In theory, these two models are comparable, but this shows just how differently companies can look at the same question and come up with different answers. So which one do I like better? Hold your horses so we can go through this.
While Keystone has been burning the midnight oil to add features and value to their trailers, so, too, has Jayco. I love a lot of the features in the new Keystone products. But I also like what I see in the new Jayco offerings.
For example, Jayco has things like their JaySMART™ lighting, which flashes the markers and turn signals in the coach when making a lane change. (You actually have to activate your blinker. Some of my fellow Californians may have to refer to their owner’s manuals to figure this out.)
Personally, I think this should be required for all trailers – it’s that good of a feature.
Add in rear-view and side-view cameras
There is also accommodation to simply add in a rear-view camera, which is pretty typical nowadays, but also side-view cameras, as well.
Jayco also incorporates their tire pressure monitoring system into their JayCOMMAND®, which is Jayco’s implementation of smart controls for their trailers. This means that you can see what’s happening on the tires from the control panel in the trailer. And you can monitor them on your smartphone via an app.
Furthermore, Jayco incorporates Goodyear Endurance travel trailer tires as standard equipment, much better than the MayPop brand tires on some trailers.
The company has also verified that the trailers remain usable and comfortable in temperatures ranges from 0°F-100°F.
Jayco White Hawk 29BH
The configuration of this and yesterday’s bunk model couldn’t be more different, frankly. I would say Jayco’s implementation is more traditional and uses two double-over-double bunks, each rated at 600 pounds capacity.
I like that Jayco has put the bunks in the rear corner of the trailer for the simple reason that they’ve added an access door to the rear of the trailer that opens up to some nifty cargo space when the bottom bunk is flipped up. This is a great place to put kayaks or bicycles or that kind of thing that you’re likely going to want to bring if you do have occupants who are bunk-sized.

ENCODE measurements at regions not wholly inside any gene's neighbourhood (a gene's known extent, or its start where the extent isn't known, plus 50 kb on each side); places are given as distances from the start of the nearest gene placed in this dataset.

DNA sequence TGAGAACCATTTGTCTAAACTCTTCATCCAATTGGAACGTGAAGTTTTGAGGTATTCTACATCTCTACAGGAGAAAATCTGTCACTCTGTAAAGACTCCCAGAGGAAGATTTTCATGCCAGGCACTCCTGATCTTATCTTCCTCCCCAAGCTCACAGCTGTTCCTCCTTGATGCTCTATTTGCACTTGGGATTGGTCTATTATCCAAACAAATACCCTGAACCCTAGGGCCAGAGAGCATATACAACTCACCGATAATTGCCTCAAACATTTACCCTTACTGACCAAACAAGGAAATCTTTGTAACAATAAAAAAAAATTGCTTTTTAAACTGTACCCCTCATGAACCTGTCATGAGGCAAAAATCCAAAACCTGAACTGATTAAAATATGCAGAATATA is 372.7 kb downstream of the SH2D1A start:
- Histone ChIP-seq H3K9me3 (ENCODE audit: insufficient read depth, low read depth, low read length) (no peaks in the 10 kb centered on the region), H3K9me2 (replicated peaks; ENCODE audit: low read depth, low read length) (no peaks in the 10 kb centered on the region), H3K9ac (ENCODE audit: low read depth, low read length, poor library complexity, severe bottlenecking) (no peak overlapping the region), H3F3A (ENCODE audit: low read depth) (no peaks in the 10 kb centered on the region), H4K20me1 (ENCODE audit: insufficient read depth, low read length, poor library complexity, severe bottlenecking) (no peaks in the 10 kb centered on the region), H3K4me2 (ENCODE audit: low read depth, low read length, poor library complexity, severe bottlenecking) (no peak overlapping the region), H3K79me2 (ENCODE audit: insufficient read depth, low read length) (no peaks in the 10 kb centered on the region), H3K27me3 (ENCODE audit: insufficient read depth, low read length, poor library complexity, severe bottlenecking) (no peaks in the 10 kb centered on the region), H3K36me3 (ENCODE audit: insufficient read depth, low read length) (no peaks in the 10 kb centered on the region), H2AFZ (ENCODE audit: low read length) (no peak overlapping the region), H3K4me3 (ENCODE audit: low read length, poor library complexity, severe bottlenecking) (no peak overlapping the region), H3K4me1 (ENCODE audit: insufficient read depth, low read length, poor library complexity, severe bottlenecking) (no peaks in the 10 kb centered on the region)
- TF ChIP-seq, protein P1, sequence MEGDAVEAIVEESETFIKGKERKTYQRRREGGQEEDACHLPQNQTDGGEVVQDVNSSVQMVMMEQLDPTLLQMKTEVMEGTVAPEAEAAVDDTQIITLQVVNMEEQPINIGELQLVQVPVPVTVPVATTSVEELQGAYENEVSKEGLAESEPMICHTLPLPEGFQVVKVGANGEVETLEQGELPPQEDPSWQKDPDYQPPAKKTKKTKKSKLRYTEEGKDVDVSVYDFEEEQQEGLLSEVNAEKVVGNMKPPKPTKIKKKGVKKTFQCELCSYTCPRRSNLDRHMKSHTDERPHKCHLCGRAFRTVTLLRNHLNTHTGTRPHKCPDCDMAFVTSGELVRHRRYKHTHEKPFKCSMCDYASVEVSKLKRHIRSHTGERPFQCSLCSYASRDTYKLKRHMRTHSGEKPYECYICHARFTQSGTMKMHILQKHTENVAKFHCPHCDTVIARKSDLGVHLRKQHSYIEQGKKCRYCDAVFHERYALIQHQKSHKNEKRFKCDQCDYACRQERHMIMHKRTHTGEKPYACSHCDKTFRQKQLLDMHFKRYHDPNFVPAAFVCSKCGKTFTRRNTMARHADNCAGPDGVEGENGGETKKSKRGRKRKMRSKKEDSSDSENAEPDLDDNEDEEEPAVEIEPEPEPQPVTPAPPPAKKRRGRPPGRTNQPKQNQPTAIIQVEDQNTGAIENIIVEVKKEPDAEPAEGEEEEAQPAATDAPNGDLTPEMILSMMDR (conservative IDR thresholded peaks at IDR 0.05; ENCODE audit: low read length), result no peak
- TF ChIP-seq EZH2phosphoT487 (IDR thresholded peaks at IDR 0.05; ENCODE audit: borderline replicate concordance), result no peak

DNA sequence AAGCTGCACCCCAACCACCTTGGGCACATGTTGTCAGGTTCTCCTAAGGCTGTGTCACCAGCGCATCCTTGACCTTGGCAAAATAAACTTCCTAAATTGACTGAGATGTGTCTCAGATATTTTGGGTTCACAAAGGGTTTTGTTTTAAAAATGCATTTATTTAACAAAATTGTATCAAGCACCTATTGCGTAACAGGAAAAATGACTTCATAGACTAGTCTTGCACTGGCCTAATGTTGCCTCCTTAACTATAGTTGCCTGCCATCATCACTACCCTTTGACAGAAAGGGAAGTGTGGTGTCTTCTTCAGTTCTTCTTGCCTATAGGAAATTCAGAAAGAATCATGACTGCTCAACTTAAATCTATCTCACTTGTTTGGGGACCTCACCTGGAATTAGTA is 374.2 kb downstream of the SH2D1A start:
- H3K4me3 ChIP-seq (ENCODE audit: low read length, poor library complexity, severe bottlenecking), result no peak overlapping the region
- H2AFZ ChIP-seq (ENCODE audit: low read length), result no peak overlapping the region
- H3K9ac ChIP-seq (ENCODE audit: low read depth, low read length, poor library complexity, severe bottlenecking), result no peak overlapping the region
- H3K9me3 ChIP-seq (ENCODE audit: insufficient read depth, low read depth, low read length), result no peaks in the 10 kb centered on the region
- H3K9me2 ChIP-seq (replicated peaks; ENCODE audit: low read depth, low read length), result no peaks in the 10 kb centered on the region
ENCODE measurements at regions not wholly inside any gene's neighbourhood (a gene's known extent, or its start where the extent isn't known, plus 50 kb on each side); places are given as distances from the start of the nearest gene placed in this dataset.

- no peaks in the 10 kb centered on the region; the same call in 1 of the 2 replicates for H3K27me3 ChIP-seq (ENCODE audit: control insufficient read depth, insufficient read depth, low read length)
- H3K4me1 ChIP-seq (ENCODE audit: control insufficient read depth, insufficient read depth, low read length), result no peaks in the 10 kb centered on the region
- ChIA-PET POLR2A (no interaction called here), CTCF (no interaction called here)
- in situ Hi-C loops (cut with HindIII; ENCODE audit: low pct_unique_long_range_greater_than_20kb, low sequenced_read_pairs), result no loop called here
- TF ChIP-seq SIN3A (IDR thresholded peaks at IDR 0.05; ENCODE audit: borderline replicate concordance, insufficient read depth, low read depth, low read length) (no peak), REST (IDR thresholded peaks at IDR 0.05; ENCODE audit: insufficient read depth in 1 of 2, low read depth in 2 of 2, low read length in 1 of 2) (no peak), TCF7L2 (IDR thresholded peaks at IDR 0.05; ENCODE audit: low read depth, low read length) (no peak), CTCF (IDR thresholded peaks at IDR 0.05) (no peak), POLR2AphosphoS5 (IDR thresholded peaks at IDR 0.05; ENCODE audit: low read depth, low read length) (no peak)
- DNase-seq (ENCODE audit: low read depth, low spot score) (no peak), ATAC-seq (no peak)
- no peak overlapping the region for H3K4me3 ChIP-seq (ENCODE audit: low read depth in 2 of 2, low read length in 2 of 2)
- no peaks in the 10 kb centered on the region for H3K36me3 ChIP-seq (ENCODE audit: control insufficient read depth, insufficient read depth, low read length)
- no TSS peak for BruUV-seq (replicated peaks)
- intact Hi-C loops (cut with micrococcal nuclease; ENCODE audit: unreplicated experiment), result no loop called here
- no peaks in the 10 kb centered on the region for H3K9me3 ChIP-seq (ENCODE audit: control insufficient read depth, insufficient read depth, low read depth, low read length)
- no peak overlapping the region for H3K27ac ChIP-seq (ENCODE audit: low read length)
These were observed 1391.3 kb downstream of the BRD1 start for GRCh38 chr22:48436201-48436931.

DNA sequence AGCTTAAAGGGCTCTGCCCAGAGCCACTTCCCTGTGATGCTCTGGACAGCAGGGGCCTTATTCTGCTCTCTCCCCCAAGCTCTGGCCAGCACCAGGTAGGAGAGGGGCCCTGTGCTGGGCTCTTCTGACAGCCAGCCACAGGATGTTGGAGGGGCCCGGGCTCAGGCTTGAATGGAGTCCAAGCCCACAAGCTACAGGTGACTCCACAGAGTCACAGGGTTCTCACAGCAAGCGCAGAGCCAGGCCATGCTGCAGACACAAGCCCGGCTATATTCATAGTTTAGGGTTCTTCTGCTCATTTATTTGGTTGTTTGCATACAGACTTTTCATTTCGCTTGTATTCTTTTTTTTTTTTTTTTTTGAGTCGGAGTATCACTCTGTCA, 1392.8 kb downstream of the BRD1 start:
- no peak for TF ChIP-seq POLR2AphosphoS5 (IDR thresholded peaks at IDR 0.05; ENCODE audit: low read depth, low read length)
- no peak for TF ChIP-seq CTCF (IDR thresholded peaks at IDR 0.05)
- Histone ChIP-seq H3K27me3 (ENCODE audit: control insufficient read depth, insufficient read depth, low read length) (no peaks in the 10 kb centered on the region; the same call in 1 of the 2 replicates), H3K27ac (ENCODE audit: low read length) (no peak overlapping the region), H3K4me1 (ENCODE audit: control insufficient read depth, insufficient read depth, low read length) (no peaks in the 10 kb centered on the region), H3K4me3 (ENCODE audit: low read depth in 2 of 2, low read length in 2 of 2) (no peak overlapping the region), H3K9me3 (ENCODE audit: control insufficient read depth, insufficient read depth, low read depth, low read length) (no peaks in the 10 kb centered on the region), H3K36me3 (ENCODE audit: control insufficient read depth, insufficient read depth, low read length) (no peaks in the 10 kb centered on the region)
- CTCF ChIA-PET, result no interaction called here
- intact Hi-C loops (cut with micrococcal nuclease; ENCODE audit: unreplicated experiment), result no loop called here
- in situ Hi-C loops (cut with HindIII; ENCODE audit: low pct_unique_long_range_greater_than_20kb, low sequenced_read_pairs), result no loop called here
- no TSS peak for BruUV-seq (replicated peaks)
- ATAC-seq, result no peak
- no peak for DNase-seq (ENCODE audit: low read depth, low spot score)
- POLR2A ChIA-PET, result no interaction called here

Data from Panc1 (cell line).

The layout of the White Hawk also includes the electric fireplace and flat-screen TV up toward the front of the main cabin. What this does is make space behind this for a closet that is accessible in the master bedroom.
This closet not only has good hanging space but a number of drawers, as well.
Of course that master bedroom has the typical closets beside the bed and does something I’ve seen recently which I really like. There’s a space behind the closets complete with power outlets. Those are great for tucking your digital annoyomatics at night after you’ve been looking at them – even though sleep studies tell you not to.
No worries. I do it, too.
Jayco solved a supposedly unsolvable problem
Speaking of sleeping and that front bedroom, Jayco has solved a problem that I knew had a solution. While every other instance of a front windshield typically has a lousy and ineffective pleated shade over it, the White Hawk features a guide mechanism where a proper shade actually blocks the light.
In the past, a lot of RV companies have told me there was no better solution. So I call bullfeathers on all of them – with this as my proof.
Also, there’s a nifty folding plastic table hung above the pass-through storage.
And if you’re outside, you might notice the receiver hitch in the side of this trailer above the propane cooker hooker (thanks, Josh!) – which is where the included Blackstone griddle hangs. There is also a sink and drawer along with a 120vac bar-size beer chiller, er, refrigerator out there.
I think both of these are good trailers that are worth considering – the Jayco White Hawk and the Keystone Passport. But you can really see the prioritization of the companies stand out in these two.
Keystone comes with solar – which is great if you’re planning to do boondocking and can keep your RV’s batteries charged when not being used. But Jayco has some great over-the-road safety features which I think are best-in-class.
While Keystone includes solar, the Jayco has larger holding tanks and it is prepped for solar. So adding your own wouldn’t be tremendously challenging.
So which do I like better?
I think, depending on your use case, each could serve an owner well. This is one of those situations where there’s really no wrong answer. But the two are subjectively different enough that they will appeal differently to different prospects.
My thanks to Josh Winters of Haylett RV in Coldwater, MI, for use of his photos for this article.
Tony comes to RVTravel having worked at an RV dealership and been a life long RV enthusiast. He also has written the syndicated Curbside column about cars. You can find his writing here and at StressLessCamping where he also has a podcast about the RV life with his wife.
These RV reviews are written based on information provided by the manufacturers along with our writer’s own research. We receive no money or other financial benefits from these reviews. They are intended only as a brief overview of the vehicle, not a comprehensive critique, which would require a thorough inspection and/or test drive.
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